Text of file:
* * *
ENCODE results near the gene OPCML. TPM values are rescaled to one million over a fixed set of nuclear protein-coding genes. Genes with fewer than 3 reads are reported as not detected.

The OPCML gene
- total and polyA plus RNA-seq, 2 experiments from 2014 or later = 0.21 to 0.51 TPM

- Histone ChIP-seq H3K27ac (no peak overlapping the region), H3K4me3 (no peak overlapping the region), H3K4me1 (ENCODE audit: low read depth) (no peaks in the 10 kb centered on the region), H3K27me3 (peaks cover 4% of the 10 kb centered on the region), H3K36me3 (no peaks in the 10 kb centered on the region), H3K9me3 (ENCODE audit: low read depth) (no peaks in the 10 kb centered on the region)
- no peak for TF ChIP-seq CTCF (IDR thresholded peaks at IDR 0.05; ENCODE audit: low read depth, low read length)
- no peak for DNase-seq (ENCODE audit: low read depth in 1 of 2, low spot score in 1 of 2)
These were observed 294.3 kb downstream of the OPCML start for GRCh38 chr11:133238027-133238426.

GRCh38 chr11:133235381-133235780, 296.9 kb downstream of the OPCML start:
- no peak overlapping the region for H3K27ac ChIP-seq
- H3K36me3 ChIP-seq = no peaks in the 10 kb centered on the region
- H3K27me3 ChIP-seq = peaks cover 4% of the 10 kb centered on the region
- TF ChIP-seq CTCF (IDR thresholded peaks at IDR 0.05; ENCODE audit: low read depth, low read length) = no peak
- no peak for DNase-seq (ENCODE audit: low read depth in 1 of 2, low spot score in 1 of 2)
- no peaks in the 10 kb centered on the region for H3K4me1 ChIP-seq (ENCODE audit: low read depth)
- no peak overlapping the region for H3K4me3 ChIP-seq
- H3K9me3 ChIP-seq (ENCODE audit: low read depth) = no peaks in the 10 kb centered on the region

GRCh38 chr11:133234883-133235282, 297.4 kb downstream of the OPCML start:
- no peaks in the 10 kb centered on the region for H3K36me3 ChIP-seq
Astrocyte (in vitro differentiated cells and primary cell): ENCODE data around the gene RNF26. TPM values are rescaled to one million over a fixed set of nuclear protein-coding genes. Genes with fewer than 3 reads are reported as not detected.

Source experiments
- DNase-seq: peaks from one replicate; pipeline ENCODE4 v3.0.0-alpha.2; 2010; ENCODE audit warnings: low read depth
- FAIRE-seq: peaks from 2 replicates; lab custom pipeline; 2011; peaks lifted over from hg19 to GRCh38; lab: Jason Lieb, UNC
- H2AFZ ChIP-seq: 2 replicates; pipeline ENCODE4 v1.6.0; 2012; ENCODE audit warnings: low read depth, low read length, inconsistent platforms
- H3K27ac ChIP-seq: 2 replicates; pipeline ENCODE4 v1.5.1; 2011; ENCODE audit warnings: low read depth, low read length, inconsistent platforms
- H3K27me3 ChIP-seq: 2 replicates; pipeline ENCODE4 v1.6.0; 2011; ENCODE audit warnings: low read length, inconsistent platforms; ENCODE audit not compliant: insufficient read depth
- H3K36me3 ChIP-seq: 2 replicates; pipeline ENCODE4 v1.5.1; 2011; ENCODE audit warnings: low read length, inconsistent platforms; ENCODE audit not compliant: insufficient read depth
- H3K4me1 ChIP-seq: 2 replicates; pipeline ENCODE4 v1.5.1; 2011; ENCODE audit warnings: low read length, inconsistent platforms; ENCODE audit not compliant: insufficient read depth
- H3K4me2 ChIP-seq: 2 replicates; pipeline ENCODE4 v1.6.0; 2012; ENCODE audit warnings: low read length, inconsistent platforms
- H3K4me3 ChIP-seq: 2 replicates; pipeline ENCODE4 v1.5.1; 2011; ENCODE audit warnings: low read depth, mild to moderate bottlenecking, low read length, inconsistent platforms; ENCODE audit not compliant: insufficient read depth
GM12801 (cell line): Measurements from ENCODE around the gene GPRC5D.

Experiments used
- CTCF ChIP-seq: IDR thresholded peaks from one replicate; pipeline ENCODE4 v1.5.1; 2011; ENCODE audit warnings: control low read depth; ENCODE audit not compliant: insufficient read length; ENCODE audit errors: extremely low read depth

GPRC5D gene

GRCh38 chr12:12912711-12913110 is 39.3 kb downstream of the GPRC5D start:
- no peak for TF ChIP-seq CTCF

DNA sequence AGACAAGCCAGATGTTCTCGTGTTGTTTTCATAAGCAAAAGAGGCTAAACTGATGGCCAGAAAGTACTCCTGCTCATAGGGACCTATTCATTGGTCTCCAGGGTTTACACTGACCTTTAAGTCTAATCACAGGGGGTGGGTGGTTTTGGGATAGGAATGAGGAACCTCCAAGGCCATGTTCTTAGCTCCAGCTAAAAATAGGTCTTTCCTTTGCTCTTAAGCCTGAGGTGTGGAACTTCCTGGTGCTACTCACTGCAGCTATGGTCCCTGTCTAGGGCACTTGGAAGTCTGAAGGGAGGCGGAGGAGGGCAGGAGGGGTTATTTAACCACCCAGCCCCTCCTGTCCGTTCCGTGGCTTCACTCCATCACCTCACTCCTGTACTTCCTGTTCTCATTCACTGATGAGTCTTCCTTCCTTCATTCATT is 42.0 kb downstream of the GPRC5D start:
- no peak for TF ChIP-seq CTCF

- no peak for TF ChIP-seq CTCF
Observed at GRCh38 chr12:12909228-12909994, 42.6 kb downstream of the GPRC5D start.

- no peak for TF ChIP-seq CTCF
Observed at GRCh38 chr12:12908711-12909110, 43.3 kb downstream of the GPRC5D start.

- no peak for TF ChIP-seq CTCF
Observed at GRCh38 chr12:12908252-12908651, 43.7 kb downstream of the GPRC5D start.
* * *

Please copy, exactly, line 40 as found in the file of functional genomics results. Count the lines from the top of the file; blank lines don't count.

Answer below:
- no peak for TF ChIP-seq CTCF